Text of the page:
UPDATE, December 4, 2015

An email was also sent to Coca-Cola Mexico and even though Coca-Cola said it would no longer comment about the ad, a spokesperson for Coca-Cola Mexico did respond to the following request: “Is there nothing else you can add about who did the ad, how it was approved etc? There are reports that the actors in the ad were paid but that the ones from the town were not. Is that true?”

Here is what Coca-Cola Mexico said via email:

The main campaign messages of unity and optimism to leave behind prejudices were well understood and accepted in the focus groups we did. Once we launched this video, we kept monitoring and measuring the public´s response. During this monitoring we realized that the message intended was not understood, so we decided to download it.

Actors were paid and the agreement with the community was to receive a donation.

Coca-Cola Mexico later clarified that the word “download” should have meant “removed.”


After Mexican bloggers, Latino news sites and mainstream media outlets shared the news of a controversial Coca-Cola Mexico Christmas ad showing a group of white Mexican actors building a Coca-Cola product tree in an indigenous community in Oaxaca, a company spokesperson said this afternoon in a statement to Latino USA that it never intended to offend anyone and confirmed that it did remove the ad from its official channels:

As part of Coca-Cola México´s Christmas campaign for this year the video “Mixe Community Totontepec” was launched on digital channels, seeking to convey a message of unity and joy. Our intention was never to be insensitive to or underestimate any indigenous group. We have now removed the video and apologize to anyone who may have been offended.

In nearly 90 years in the country, Coca-Cola Mexico has worked to share messages of unity and friendship to contribute to build a society free of prejudices.

The spokesperson also wrote that the company will not “be providing anything beyond the statement,” even though Latino USA sent questions about how the commercial was made, who approved it, the social media reaction to the video and why the company suddenly made the video private on its company page and YouTube network.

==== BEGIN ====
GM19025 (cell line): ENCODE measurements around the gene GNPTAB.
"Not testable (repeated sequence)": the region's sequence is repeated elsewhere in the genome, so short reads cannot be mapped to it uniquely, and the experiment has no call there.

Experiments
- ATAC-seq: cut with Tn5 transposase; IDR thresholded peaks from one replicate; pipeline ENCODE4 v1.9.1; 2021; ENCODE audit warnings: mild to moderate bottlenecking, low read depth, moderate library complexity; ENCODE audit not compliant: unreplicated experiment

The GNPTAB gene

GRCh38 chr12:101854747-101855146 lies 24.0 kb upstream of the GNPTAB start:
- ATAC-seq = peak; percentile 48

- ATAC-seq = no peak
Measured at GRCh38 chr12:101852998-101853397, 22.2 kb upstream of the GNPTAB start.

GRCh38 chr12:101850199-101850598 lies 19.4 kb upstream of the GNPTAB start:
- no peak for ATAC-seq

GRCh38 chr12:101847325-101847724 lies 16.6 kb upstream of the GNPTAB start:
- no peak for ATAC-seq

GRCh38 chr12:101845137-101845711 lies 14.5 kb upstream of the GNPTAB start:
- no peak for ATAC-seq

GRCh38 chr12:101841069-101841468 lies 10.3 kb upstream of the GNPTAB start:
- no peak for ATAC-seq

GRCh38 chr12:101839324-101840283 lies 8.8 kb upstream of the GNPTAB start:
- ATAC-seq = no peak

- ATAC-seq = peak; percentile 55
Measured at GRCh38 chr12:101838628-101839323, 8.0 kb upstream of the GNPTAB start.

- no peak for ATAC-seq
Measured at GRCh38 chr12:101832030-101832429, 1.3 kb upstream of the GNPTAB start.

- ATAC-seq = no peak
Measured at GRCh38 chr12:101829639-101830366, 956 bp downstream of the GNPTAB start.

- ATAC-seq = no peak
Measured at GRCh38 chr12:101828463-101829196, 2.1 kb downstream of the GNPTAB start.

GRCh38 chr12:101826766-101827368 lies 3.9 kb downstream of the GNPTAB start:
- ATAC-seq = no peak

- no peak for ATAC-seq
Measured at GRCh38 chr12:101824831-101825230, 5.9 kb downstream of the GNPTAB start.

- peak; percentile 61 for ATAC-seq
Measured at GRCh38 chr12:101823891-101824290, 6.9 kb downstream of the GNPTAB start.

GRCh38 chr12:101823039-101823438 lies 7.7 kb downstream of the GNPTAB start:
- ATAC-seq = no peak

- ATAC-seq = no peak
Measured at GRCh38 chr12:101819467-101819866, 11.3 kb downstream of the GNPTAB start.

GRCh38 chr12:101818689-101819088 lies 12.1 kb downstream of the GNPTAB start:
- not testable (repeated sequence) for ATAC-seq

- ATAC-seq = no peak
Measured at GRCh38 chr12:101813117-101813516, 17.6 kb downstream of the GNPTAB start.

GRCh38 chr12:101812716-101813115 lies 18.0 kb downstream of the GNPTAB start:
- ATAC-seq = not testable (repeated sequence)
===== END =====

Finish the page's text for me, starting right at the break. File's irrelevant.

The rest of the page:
Latino USA emails sent to Coca-Cola’s Latin American corporate communications contact were forwarded to Coca-Cola Mexico. As of this posting, Coca-Cola Mexico has not answered those emails.

Before the Coca-Cola video was made private, several outlets were able to capture it and upload it to YouTube:

According to The Guardian, groups in Mexico had asked the Mexican government to pull the ad down:

“It’s outrageous for the indigenous,” said Diana Turner, a spokeswoman for Consumer Power, one of the groups in the alliance.

In the commercial, the company says the campaign is meant to encourage people to “break down prejudice and share”.

“This Christmas a group of young people decided to give something very special to the indigenous community of Totontepec [Villa] de Morelos in Oaxaca. You, too, open your heart,” Coca-Cola says in the ad.

It says 81.6% of Mexico’s indigenous people feel rejected for speaking a language other than Spanish, though it doesn’t cite the source.

The ad shows young women and men joyously sawing wood, welding and painting before they playfully head off in an El Camino pickup to the eastern mountains of Oaxaca where Totontepec is located. They build a red tree with Coca-Cola lights to the smiles, hugs and appreciation of the locals, who belong to the Mixe community. Across the lighted tree are the words “We will stay united” in the Mixe language.

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